• May 27: Malaysia releases raw satellite data used to calculate search area
  • May 29: Australia concludes plane did not crash near where pings were heard
  • June 17: Inmarsat says authorities have yet to search the most likely crash site

You May Like

Multimedia Obama Defends Immigration Action

Obama says with his executive action on immigration, enforcement resources will be focused on 'felons, not families; criminals, not children' More

US-Led Airstrikes in Syria Kill Over 900: Monitoring Group

British-based Syrian Observatory for Human Rights says the toll includes more than 50 civilians, five of them women and eight of them children More

Report: Obama Broadens US Combat Role in Afghanistan

The New York Times says resident Barack Obama has signed a classified order extending the role of US troops in Afghanistan for another year More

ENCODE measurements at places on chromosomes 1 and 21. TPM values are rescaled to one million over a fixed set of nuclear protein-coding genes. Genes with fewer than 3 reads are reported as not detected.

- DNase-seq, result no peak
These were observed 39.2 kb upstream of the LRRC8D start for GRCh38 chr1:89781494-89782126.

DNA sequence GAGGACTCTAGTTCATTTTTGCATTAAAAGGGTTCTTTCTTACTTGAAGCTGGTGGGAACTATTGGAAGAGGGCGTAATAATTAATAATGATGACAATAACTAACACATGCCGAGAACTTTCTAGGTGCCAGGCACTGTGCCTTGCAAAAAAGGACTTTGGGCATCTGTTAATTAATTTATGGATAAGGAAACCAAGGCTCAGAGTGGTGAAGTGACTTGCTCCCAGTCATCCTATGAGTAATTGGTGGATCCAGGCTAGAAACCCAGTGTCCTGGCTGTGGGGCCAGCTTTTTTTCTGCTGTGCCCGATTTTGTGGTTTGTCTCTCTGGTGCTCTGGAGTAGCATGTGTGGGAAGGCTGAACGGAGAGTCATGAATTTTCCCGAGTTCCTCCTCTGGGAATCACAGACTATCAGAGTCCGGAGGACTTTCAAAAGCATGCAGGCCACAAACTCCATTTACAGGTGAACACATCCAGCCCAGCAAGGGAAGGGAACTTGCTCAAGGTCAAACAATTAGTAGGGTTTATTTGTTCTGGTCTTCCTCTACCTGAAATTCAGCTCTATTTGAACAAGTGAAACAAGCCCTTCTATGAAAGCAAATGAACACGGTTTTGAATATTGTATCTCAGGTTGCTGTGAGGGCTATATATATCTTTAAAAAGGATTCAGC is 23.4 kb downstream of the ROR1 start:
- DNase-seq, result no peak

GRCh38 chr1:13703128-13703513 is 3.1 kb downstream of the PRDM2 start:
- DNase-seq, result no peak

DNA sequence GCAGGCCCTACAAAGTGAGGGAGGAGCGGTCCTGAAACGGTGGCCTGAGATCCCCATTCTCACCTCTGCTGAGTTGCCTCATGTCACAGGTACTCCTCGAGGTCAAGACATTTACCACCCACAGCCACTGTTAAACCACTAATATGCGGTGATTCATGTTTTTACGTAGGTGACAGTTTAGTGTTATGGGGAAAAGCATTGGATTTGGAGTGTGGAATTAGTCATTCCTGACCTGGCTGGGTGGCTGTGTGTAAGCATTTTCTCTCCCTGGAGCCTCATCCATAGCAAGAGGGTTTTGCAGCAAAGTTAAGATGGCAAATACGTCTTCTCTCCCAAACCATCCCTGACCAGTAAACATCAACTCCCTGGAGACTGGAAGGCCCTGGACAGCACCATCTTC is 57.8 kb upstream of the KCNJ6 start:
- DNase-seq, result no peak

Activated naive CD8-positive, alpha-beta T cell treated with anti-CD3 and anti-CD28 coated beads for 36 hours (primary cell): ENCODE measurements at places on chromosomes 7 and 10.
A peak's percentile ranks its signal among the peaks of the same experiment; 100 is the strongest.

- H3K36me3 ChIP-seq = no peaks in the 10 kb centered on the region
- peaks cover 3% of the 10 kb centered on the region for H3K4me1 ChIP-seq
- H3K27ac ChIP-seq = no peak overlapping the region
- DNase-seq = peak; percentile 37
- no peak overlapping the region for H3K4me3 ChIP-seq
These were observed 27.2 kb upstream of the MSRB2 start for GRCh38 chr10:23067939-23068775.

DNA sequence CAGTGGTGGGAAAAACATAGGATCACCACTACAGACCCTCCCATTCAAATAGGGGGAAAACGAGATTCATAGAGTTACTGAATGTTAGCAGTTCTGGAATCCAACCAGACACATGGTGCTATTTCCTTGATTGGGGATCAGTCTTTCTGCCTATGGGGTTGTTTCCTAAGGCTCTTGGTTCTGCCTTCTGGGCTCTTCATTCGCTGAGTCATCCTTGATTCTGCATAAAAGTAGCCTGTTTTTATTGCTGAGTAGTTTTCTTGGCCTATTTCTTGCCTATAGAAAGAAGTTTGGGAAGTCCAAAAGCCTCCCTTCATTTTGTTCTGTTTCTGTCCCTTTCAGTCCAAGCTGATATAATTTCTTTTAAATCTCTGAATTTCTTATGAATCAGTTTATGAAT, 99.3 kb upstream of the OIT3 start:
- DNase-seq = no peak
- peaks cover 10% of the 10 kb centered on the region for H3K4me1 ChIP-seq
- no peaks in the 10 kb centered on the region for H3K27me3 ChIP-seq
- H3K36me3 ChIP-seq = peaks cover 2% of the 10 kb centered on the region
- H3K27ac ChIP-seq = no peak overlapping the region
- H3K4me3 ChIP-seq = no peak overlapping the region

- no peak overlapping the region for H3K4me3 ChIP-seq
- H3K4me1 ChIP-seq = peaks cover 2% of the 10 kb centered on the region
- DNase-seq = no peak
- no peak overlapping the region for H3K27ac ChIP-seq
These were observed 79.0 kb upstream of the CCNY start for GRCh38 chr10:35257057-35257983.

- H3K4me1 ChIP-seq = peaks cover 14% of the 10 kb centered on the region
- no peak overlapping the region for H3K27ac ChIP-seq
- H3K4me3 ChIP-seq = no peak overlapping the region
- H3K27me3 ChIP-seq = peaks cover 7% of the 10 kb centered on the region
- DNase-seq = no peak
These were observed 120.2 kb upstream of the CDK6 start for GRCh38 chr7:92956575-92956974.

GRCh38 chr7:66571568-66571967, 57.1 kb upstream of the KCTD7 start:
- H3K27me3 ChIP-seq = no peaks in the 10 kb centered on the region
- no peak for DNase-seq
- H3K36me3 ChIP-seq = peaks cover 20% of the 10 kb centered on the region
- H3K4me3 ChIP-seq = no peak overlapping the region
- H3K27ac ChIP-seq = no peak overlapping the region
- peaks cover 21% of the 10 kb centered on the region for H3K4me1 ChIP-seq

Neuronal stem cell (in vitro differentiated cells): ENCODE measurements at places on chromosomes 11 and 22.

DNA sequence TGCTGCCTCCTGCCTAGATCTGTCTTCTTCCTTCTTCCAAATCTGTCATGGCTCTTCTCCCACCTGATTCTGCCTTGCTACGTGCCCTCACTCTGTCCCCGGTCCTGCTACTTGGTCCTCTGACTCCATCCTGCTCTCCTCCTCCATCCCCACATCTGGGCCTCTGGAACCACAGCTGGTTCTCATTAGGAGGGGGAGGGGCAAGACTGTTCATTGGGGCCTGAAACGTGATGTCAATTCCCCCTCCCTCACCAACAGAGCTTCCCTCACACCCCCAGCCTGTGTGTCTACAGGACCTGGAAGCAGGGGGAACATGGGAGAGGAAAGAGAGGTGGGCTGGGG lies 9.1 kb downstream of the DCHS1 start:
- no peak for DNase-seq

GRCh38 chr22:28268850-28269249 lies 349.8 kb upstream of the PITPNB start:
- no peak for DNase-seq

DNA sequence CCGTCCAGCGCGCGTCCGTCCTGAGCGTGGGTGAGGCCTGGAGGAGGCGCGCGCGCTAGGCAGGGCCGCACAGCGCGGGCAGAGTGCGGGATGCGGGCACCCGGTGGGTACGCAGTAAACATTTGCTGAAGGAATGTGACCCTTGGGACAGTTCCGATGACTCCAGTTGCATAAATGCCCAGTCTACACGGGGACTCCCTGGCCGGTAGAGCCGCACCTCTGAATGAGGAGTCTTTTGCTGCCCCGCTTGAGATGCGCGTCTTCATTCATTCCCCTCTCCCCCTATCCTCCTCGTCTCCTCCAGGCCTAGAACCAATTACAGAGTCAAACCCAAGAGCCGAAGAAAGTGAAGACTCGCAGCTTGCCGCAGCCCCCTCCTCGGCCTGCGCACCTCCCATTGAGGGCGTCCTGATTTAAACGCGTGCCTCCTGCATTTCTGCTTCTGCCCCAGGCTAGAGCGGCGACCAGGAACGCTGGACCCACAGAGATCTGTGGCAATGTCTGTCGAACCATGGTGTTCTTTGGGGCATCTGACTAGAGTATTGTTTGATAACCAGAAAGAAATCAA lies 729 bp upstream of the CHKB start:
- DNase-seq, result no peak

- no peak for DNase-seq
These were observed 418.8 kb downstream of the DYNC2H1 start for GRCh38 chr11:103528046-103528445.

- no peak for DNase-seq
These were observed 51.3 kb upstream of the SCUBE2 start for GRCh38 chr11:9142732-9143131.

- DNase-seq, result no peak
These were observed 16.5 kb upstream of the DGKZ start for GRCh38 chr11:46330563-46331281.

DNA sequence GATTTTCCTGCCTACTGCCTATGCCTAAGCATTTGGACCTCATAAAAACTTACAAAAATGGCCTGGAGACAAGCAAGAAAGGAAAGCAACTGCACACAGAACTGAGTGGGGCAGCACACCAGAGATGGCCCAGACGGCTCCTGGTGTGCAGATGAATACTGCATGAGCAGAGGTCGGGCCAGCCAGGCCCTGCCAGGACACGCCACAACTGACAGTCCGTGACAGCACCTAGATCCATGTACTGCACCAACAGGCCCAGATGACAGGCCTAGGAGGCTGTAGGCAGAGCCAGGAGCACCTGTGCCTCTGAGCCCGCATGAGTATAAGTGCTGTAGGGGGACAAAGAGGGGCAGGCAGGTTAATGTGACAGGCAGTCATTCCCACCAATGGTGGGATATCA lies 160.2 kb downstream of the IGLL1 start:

Featured Videos

Your JavaScript is turned off or you have an old version of Adobe's Flash Player. Get the latest Flash player.
New Skateboard Defies Gravityi
X
November 21, 2014 5:07 AM
A futuristic dream only a couple of decades ago, the hoverboard – a skateboard that floats above the ground - has finally been made possible. While still not ready for mass production, it promises to become a cool mode of transport... at least over some surfaces. VOA’s George Putic reports.
Video

Video New Skateboard Defies Gravity

A futuristic dream only a couple of decades ago, the hoverboard – a skateboard that floats above the ground - has finally been made possible. While still not ready for mass production, it promises to become a cool mode of transport... at least over some surfaces. VOA’s George Putic reports.